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Florida’s Political Survey

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Governor DeSantis signed a law recently that includes a requirement to survey public university faculty and students about their political views. Institutions can lose funding if the results do not satisfy the Republican dominated state legislature. As would be suspected, there are many concerns about this law, or so Republicans have suggested. The survey results might not be anonymous and despite some reassurances there is nothing in the bill that prohibits faculty from being rewarded or punished for their professed beliefs. The treatment of Republicans such as Liz Cheney provide grounds for concern. After all, if Republicans will punish their own for deviating from their devotion to Trump and his election lies, then it would be odd if they showed restraint towards faculty who disagreed with their views. As would be expected, this law is following the GOP playbook. First, it is claimed that there are benevolent intentions behind the law; Republicans claim the survey is aimed at determining “the extent to which competing ideas and perspectives are presented” and to assess if students “feel free to express beliefs and viewpoints on campus and in the classroom.” Taking in isolation, these goals seem reasonable. After all, universities are supposed to be places of diverse ideas where students can express their views. Which is what they, in fact, are.  This takes use to the second stock play. Republicans have shown a marked tendency to pass laws to solve problems that do not exist in a meaningful way or are already adequately addressed by existing laws and practices. If universities were ruled by ideological dogmatism and students’ right of expression was being trampled, then action would be needed. One would think that if the “small government” Republicans were using the coercive power of the state, then there would be real problems calling for government action. But when reporters pressed DeSantis for evidence of the problem, the best he could. . .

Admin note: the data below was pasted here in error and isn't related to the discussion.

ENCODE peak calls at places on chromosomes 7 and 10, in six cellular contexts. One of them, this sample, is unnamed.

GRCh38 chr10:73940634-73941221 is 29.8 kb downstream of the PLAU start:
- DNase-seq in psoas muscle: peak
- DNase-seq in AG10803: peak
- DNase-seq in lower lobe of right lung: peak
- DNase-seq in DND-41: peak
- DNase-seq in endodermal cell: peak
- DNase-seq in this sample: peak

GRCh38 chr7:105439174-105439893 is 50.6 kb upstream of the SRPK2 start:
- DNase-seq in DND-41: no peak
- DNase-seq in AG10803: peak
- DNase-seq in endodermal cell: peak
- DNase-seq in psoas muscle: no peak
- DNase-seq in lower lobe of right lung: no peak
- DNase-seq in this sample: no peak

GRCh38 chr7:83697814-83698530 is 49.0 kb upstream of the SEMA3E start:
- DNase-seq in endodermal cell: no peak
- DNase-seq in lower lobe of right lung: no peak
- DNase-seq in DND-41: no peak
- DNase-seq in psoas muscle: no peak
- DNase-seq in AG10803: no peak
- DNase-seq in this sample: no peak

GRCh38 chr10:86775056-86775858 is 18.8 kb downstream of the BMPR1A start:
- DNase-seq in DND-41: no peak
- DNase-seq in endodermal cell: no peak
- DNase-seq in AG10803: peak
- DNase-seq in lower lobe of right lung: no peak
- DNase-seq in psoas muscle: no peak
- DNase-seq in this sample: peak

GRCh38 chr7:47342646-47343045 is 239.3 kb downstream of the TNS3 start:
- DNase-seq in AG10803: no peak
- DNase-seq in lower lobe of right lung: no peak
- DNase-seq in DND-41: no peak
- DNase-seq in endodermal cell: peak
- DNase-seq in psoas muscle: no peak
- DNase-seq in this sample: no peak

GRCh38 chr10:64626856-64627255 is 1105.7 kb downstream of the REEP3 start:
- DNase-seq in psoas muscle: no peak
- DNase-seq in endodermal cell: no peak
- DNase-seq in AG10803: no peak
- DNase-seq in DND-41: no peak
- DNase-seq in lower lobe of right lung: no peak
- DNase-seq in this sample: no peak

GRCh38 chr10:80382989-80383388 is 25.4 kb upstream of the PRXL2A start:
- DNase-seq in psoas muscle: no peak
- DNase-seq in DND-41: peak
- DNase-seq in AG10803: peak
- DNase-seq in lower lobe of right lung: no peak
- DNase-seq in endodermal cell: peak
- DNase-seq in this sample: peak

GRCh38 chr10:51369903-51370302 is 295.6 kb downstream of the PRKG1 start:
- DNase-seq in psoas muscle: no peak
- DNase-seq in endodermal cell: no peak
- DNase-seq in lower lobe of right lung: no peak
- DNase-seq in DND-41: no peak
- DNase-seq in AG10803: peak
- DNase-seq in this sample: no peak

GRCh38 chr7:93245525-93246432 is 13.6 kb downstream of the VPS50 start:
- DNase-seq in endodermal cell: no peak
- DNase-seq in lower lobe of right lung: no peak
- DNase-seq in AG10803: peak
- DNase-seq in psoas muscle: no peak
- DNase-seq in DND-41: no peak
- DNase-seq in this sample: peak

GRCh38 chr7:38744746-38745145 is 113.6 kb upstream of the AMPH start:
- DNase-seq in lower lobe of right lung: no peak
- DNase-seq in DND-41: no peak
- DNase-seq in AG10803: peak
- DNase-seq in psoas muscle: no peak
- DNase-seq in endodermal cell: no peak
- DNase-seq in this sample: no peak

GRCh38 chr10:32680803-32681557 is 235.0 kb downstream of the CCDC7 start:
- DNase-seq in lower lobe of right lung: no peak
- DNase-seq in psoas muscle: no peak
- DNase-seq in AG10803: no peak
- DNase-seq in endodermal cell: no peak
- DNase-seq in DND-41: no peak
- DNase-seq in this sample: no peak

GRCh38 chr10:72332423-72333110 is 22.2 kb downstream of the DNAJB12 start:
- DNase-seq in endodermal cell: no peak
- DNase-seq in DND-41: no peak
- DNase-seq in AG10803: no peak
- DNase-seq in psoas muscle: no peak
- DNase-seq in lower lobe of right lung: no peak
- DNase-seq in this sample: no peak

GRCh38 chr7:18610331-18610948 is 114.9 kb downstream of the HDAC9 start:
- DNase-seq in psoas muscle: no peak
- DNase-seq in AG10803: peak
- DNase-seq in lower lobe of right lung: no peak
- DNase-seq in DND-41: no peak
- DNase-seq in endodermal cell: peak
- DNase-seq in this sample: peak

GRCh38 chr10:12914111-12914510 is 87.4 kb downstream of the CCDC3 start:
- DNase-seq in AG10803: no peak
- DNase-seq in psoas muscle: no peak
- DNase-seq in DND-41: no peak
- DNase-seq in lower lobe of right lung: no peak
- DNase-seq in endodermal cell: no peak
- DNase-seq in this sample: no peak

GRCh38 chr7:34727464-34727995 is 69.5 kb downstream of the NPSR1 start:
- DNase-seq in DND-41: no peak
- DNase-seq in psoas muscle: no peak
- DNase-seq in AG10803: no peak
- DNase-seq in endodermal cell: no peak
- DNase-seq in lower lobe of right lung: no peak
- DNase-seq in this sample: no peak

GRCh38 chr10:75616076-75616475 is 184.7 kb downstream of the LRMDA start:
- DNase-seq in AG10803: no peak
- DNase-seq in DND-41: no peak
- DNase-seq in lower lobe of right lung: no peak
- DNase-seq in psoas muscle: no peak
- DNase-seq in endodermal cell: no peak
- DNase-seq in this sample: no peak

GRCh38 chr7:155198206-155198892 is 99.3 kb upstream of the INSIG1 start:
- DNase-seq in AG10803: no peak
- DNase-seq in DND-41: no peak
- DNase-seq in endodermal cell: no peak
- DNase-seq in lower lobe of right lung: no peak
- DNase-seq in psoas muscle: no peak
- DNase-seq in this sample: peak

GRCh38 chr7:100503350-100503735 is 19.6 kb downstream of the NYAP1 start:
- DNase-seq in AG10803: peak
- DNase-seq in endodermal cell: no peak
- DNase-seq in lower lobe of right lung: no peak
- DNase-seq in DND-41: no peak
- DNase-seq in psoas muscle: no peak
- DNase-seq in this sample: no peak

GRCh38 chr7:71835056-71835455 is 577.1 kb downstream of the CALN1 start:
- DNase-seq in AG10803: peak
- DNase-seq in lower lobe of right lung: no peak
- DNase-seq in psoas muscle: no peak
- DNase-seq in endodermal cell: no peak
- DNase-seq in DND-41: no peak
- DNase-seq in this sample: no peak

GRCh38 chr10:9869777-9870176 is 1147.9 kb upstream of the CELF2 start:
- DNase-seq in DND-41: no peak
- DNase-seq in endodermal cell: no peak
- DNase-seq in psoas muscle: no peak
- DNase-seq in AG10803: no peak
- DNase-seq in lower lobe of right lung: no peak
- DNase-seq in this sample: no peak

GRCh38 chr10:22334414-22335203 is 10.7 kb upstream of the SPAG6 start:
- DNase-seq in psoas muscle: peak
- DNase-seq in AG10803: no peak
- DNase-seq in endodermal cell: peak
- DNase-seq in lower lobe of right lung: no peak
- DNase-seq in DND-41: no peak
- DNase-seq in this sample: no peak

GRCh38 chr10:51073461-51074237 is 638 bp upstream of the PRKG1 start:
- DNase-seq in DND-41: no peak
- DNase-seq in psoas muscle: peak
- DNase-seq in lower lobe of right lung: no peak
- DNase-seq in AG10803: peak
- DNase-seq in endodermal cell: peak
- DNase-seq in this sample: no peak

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News source: A Philosopher's Blog

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